The student news site of El Camino College

El Camino College The Union

The student news site of El Camino College

El Camino College The Union

The student news site of El Camino College

El Camino College The Union

Fentanyl claims top spot as deadliest drug for young Americans

Claiming more lives than COVID-19, car accidents and suicides, drug overdoses are the number one cause of death for Americans ages 18 to 45, highlighting the urgent need for comprehensive solutions to tackle the ongoing opioid crisis.

According to the Centers for Disease Control and Prevention, or CDC, there were over 100,000 overdose deaths in the U.S. in 2021 alone. This number has risen more than 15% since 2020.

Julie Poepoe, a nurse practitioner at the Student Health Center, was part of a virtual workshop that featured the risks of fentanyl use and reviewed overdose prevention and harm reduction practices.

“Fentanyl-related overdoses are the number one cause of death for people ages 18 to 45,” Poepoe said. “Experimental drug use and addiction puts young people as one of the most at-risk populations for overdoses.”

Fentanyl, a synthetic opioid classified as a Schedule II controlled substance, has some medically acceptable uses, but a high potential for abuse and/or addiction.

The drug is regulated by the Food and Drug Administration, which is classified as a painkiller for those with acute or chronic pain. It is safe to use in small doses.

The opioid, which is 50 to 100 times stronger than morphine, was originally developed to treat cancer pain and is administered via a pill or patch put on the skin.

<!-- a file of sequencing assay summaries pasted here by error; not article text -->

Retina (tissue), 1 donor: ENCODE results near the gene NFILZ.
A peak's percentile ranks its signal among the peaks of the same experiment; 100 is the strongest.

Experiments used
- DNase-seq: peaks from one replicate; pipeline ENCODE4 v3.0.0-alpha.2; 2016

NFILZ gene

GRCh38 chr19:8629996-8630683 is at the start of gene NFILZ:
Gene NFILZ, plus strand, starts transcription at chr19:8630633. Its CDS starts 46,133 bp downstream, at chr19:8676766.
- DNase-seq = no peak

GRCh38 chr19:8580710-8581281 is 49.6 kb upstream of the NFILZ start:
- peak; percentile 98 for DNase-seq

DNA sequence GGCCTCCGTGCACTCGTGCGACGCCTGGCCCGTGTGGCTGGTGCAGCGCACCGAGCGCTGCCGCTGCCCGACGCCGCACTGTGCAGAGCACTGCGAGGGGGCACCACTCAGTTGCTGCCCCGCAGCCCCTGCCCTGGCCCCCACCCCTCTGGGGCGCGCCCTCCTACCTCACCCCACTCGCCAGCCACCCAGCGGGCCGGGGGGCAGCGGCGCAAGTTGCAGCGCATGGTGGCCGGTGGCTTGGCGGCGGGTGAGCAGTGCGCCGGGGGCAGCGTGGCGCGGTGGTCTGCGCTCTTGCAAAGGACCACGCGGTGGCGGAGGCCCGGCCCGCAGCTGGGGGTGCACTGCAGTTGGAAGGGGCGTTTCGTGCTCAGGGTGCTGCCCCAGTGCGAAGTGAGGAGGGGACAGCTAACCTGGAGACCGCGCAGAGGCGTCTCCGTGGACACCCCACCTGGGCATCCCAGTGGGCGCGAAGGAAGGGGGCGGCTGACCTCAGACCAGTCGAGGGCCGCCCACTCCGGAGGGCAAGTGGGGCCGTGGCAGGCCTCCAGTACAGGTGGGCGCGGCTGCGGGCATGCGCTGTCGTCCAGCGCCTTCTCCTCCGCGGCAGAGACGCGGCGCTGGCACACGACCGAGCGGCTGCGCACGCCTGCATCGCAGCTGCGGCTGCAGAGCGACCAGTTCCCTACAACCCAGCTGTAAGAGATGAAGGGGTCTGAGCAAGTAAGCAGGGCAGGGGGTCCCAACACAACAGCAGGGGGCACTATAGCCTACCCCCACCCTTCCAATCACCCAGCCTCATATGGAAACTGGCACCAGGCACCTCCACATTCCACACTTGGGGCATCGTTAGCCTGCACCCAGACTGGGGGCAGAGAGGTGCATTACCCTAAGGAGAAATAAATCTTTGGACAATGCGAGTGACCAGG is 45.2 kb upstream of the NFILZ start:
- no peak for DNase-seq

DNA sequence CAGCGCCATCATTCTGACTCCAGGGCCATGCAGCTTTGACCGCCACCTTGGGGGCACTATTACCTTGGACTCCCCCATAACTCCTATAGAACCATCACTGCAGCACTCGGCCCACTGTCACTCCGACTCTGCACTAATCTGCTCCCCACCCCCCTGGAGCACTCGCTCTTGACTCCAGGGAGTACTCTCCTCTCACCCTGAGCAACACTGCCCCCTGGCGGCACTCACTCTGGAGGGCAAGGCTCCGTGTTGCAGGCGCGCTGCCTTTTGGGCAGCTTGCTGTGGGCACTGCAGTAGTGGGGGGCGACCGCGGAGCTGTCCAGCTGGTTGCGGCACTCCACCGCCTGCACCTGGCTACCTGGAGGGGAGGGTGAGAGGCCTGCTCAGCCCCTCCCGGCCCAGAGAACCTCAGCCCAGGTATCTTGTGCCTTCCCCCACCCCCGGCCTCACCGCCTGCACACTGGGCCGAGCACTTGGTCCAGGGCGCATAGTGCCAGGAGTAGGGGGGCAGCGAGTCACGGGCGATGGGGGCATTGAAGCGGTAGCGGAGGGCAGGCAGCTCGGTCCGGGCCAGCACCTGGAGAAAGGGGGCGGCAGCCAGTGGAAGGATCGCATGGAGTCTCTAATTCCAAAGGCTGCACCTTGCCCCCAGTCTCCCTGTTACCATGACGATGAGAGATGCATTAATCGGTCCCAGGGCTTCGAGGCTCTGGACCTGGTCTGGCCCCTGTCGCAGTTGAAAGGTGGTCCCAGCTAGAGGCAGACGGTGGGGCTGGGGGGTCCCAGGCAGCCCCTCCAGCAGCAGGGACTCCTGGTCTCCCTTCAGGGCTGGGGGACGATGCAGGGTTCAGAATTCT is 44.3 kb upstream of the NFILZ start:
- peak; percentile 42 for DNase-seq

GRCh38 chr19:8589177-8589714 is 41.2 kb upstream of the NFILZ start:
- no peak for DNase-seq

It is a highly addictive, potent substance and can be lethal in doses of as little as two milligrams.

Its intended effects on the body include feelings of pain relief, relaxation, and drowsiness. However, extended usage or higher doses of fentanyl can lead to feelings of sedation, confusion, dizziness, nausea, vomiting, pupil constriction, slowed breathing and in some cases, death.

According to the Drug Enforcement Administration, the problem derives from the illegal manufacturing of fentanyl in countries such as China and India.

The drug is then smuggled across the U.S.-Mexico border and is often used to lace other illegal substances such as Heroin and Xanax.

Even if someone does not seek out fentanyl, they could still be potentially exposed to it when taking pills from others, buying fake pills on social media or e-commerce platforms, that are made to look like other substances but in reality, is fentanyl in disguise.

While the Student Health Center does not condone fentanyl, there are ways to reduce harm and safely use the substance:

Take it slow and use less, try snorting or smoking instead of injecting to reduce risks, spacing out doses, practice caution when using alone, test your supply to test if it contains fentanyl, carry Narcan and make sure to hydrate, eat and rest.

Narcan or Naloxone, which rapidly reverses an opioid overdose, can be administered to someone once 911 is called, if they display symptoms of overdosing.

Narcan is harmless to the body and has recently been approved by the Food and Drug Administration for over-the-counter sales.

To recognize if someone is potentially overdosing on fentanyl it is recommended to look for the “Overdose Triad” of symptoms:

  • Pinpoint pupils
  • Decreased level of consciousness
  • Respiratory depression or difficulty being able to breathe.
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